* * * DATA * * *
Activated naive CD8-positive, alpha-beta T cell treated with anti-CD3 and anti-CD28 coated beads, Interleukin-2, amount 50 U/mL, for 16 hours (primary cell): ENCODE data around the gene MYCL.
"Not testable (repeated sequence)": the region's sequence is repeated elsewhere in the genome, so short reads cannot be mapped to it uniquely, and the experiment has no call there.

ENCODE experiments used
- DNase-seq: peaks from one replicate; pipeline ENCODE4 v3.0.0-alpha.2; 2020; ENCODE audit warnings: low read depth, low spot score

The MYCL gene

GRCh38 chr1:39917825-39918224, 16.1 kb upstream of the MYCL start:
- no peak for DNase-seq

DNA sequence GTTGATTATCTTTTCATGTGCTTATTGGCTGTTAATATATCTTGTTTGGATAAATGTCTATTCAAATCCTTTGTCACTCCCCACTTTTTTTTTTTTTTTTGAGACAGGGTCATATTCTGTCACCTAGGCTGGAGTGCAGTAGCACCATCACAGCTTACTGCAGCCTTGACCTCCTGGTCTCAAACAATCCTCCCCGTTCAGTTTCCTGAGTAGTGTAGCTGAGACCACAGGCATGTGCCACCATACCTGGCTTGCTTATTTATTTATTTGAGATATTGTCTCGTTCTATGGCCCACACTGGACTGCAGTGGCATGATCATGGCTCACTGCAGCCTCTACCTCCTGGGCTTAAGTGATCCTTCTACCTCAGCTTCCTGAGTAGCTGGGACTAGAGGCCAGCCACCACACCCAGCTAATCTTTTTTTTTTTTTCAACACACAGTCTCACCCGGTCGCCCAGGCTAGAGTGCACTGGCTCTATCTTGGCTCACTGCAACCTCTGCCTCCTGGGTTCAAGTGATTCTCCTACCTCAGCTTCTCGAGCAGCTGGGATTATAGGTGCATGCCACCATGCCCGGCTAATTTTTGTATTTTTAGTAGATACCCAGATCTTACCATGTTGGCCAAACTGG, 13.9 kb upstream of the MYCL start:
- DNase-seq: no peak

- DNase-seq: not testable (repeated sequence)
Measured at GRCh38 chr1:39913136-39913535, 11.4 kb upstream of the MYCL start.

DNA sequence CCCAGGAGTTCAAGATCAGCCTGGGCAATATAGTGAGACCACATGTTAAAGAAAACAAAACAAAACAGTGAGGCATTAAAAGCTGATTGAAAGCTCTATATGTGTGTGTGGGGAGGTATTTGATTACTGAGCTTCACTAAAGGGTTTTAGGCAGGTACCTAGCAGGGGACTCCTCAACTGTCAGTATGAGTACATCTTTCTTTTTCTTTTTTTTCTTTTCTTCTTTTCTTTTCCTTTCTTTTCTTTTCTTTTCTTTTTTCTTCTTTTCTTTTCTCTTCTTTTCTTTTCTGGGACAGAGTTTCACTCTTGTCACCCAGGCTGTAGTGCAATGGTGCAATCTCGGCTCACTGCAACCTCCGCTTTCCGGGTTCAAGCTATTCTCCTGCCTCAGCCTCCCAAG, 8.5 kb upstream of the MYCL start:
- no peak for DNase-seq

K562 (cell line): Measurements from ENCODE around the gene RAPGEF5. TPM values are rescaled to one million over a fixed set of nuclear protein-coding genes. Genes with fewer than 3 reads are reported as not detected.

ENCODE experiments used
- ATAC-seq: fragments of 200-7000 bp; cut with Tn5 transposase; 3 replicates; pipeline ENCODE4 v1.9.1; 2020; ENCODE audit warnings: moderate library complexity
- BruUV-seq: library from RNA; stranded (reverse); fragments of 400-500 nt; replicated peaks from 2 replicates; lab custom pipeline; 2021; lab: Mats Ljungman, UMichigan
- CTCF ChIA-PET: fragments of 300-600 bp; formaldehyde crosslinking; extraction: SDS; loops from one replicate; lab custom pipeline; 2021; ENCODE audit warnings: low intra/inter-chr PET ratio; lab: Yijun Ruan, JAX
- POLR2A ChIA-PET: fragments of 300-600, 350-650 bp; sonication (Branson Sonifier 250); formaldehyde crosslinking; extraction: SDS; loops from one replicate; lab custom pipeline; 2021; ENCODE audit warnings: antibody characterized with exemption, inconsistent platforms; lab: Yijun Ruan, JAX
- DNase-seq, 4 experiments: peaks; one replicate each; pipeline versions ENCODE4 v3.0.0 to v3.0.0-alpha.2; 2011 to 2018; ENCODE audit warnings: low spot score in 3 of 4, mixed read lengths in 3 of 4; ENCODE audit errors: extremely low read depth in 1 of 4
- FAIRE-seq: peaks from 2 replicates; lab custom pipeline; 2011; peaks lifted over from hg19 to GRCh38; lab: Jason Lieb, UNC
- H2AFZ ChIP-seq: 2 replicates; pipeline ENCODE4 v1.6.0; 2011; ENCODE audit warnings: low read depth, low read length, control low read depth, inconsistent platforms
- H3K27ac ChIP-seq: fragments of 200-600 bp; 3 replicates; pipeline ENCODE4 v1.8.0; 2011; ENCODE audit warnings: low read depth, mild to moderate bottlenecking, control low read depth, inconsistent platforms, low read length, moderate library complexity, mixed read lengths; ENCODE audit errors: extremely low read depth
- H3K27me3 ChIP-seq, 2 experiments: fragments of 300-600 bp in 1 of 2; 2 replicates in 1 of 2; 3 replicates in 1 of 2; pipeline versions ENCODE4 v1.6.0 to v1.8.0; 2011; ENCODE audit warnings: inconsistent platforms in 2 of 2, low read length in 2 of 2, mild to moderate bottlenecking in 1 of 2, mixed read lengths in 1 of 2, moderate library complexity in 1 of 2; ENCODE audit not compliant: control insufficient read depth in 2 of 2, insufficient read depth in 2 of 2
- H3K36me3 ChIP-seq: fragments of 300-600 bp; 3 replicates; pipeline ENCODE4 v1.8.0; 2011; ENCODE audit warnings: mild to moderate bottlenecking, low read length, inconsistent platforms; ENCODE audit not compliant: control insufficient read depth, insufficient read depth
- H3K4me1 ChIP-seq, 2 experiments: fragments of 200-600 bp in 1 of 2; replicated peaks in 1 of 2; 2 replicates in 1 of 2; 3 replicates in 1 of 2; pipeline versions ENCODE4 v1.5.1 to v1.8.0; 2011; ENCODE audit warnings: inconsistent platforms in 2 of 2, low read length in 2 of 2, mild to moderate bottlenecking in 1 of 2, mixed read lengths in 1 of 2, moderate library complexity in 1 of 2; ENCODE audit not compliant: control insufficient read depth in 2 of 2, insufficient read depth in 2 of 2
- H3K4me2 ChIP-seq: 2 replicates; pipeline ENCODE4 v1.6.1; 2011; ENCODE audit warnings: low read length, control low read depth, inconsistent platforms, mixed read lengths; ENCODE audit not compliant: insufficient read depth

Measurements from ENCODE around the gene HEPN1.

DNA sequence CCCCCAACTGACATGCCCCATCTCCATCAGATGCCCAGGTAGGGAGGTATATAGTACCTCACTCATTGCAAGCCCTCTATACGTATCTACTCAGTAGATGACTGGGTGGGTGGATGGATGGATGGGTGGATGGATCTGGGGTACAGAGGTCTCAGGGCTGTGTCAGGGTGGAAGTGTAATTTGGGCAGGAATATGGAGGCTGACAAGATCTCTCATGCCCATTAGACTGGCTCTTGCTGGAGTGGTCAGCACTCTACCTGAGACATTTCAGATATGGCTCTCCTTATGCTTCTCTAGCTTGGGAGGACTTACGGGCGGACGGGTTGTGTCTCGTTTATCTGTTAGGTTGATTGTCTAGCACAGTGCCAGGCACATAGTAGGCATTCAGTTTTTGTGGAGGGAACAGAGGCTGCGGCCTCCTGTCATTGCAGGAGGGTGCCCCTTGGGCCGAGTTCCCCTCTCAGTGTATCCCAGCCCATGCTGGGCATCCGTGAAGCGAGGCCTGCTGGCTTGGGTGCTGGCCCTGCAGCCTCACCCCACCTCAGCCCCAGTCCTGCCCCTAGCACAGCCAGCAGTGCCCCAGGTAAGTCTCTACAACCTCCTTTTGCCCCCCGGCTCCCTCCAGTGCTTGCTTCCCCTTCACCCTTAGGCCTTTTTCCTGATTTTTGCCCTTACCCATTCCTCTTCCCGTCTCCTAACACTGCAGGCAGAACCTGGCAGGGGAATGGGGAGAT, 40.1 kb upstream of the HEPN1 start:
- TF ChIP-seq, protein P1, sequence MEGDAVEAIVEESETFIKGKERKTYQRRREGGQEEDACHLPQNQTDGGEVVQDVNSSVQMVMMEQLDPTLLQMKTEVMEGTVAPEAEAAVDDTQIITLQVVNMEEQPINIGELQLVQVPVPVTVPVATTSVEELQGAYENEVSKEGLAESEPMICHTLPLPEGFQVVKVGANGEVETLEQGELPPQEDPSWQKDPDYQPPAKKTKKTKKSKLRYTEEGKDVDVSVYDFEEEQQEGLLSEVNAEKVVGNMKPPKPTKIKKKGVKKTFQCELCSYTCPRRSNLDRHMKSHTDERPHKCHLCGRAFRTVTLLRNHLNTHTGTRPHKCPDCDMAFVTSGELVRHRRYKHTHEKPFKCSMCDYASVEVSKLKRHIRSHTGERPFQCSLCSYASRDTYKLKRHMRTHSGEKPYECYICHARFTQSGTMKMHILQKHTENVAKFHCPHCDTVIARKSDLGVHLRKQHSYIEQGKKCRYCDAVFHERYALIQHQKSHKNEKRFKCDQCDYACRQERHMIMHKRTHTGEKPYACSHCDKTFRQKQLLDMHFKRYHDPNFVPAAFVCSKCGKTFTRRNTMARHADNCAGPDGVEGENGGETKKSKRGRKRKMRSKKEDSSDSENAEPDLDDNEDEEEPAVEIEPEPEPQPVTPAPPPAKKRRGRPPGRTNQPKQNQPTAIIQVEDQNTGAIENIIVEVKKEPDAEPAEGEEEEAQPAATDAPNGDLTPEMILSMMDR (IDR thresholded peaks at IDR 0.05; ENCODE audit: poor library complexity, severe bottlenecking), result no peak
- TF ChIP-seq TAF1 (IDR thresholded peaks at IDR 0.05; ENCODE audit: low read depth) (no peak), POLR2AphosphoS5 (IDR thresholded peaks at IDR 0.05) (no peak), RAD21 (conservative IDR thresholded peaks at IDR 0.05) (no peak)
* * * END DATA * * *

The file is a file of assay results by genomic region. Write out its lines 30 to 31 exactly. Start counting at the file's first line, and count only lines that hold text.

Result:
- TF ChIP-seq, protein P1, sequence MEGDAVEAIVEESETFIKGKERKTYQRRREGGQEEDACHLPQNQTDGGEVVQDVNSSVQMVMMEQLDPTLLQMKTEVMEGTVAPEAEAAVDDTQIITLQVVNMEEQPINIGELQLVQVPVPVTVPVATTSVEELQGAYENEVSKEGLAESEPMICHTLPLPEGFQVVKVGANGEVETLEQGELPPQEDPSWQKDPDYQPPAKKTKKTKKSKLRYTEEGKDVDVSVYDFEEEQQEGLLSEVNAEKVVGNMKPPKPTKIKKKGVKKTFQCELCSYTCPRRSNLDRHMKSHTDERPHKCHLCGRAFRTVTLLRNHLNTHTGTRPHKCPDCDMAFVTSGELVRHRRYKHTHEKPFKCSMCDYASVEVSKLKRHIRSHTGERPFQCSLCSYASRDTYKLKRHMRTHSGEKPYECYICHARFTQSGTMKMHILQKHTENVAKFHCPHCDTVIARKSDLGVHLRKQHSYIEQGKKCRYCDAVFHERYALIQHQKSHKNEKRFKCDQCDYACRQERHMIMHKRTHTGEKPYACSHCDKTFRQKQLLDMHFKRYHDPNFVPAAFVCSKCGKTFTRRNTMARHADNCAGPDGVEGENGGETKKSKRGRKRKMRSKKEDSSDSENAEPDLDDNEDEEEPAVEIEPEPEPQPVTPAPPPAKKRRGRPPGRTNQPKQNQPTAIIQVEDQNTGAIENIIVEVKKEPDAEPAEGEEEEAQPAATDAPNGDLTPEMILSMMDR (IDR thresholded peaks at IDR 0.05; ENCODE audit: poor library complexity, severe bottlenecking), result no peak
- TF ChIP-seq TAF1 (IDR thresholded peaks at IDR 0.05; ENCODE audit: low read depth) (no peak), POLR2AphosphoS5 (IDR thresholded peaks at IDR 0.05) (no peak), RAD21 (conservative IDR thresholded peaks at IDR 0.05) (no peak)